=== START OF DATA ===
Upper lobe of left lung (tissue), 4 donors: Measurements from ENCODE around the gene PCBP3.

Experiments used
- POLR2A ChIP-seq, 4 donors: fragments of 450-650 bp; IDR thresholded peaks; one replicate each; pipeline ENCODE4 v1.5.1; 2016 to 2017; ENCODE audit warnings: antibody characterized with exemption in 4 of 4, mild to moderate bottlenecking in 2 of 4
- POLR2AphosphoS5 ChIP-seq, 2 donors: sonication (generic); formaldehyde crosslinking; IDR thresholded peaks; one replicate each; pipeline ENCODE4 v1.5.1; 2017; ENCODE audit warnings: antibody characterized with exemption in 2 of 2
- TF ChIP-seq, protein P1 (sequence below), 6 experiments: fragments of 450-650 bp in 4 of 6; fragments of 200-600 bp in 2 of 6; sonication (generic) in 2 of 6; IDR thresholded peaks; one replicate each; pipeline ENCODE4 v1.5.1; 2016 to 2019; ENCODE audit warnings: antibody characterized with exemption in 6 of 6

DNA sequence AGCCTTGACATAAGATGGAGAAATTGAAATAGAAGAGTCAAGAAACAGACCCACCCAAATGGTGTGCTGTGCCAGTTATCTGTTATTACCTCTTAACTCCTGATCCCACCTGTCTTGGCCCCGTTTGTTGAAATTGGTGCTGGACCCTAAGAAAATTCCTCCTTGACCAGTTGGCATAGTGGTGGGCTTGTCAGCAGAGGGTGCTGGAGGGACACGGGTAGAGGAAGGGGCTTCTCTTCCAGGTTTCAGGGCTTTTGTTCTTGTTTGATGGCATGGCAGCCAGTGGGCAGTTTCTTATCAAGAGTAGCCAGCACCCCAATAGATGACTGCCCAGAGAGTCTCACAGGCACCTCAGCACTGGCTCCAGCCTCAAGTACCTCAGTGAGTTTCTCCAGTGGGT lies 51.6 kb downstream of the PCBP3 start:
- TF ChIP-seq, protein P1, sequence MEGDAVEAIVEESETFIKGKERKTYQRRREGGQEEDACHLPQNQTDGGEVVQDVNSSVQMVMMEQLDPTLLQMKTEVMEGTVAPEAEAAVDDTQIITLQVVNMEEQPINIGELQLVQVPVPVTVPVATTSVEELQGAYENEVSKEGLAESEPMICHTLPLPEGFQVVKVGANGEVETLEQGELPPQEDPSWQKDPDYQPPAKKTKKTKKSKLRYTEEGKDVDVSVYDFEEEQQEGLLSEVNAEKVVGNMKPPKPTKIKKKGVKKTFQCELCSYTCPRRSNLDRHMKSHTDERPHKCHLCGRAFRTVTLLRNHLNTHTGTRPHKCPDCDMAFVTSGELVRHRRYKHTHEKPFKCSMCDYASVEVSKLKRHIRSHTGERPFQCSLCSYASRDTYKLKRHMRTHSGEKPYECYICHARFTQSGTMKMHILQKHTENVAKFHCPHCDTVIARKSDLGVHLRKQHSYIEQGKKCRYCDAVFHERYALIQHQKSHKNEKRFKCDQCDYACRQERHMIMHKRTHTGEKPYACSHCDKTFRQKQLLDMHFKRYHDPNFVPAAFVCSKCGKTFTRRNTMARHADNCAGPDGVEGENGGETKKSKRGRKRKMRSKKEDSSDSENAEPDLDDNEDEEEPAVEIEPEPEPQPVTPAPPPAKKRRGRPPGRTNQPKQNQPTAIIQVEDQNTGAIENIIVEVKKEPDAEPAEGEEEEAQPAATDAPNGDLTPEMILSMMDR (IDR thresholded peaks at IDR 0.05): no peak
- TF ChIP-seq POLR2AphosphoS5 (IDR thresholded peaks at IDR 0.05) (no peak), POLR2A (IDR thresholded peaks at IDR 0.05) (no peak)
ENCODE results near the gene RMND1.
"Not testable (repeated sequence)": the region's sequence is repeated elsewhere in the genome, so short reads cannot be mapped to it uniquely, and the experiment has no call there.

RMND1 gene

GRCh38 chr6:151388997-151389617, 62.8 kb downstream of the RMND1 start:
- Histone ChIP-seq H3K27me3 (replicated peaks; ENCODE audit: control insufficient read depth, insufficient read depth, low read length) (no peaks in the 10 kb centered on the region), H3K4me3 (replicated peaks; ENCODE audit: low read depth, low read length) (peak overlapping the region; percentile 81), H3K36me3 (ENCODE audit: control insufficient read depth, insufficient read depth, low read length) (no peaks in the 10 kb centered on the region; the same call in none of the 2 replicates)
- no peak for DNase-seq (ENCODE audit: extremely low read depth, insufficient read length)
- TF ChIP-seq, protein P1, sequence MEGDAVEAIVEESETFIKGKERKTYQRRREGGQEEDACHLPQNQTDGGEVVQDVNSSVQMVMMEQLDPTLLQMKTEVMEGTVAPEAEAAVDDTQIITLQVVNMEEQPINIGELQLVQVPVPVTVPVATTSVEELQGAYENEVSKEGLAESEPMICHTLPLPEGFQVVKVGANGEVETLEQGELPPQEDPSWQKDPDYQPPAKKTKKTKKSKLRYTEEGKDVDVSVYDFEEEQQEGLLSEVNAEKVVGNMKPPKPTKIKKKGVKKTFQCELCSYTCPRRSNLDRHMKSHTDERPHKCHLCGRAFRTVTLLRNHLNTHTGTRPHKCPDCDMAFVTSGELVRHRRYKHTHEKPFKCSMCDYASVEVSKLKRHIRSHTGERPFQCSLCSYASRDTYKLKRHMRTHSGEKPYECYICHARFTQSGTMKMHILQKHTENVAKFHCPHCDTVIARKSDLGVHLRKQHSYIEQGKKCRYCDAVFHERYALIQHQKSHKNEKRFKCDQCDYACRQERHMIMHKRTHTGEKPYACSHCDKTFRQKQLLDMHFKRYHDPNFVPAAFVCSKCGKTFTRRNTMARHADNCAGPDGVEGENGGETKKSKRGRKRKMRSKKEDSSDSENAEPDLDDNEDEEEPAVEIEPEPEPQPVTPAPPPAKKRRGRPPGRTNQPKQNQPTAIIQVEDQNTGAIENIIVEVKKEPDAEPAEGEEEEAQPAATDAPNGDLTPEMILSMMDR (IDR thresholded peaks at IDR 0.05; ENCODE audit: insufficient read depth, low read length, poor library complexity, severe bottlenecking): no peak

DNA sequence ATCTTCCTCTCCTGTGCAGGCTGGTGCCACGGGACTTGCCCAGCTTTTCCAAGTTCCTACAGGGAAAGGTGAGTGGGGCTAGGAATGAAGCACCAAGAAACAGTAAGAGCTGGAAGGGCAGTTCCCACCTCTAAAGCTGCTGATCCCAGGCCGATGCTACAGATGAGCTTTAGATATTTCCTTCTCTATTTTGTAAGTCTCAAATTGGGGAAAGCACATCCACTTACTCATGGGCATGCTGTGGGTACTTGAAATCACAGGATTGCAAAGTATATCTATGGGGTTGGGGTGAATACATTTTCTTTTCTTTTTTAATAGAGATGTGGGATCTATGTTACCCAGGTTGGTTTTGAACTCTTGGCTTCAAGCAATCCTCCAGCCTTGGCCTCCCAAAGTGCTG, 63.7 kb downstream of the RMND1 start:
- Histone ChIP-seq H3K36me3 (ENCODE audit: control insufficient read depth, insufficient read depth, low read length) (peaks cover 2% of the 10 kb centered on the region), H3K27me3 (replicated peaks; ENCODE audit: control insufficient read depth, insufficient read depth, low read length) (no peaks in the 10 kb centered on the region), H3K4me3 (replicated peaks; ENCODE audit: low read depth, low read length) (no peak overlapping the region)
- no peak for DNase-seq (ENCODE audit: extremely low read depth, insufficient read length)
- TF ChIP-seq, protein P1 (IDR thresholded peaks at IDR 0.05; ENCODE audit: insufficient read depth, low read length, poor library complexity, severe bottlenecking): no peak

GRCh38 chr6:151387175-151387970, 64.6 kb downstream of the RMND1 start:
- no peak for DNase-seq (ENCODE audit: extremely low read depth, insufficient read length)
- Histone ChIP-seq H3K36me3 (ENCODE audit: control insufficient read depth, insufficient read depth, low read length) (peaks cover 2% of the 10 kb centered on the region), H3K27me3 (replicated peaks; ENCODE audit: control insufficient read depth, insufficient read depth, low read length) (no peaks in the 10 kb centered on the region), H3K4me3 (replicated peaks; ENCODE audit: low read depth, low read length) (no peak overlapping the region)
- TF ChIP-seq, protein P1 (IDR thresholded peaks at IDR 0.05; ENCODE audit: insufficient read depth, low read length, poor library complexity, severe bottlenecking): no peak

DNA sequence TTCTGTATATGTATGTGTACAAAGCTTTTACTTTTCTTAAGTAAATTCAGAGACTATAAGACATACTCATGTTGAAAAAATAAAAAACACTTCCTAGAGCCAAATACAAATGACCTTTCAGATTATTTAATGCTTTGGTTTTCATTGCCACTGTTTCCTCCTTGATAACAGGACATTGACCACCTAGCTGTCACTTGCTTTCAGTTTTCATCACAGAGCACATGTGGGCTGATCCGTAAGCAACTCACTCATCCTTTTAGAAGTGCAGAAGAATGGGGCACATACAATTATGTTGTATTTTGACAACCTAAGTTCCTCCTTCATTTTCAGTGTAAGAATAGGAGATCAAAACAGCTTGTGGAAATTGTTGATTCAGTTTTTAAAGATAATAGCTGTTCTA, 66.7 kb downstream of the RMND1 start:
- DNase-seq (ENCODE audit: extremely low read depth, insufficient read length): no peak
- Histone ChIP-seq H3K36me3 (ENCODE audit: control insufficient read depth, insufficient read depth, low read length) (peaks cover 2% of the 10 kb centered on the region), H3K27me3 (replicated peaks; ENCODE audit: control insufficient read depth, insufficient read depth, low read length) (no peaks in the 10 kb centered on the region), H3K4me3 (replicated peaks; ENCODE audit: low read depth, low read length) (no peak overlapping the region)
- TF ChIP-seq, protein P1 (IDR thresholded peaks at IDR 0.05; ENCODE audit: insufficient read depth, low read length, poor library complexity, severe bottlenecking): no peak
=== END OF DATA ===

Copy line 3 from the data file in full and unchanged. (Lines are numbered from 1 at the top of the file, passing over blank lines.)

- POLR2A ChIP-seq, 4 donors: fragments of 450-650 bp; IDR thresholded peaks; one replicate each; pipeline ENCODE4 v1.5.1; 2016 to 2017; ENCODE audit warnings: antibody characterized with exemption in 4 of 4, mild to moderate bottlenecking in 2 of 4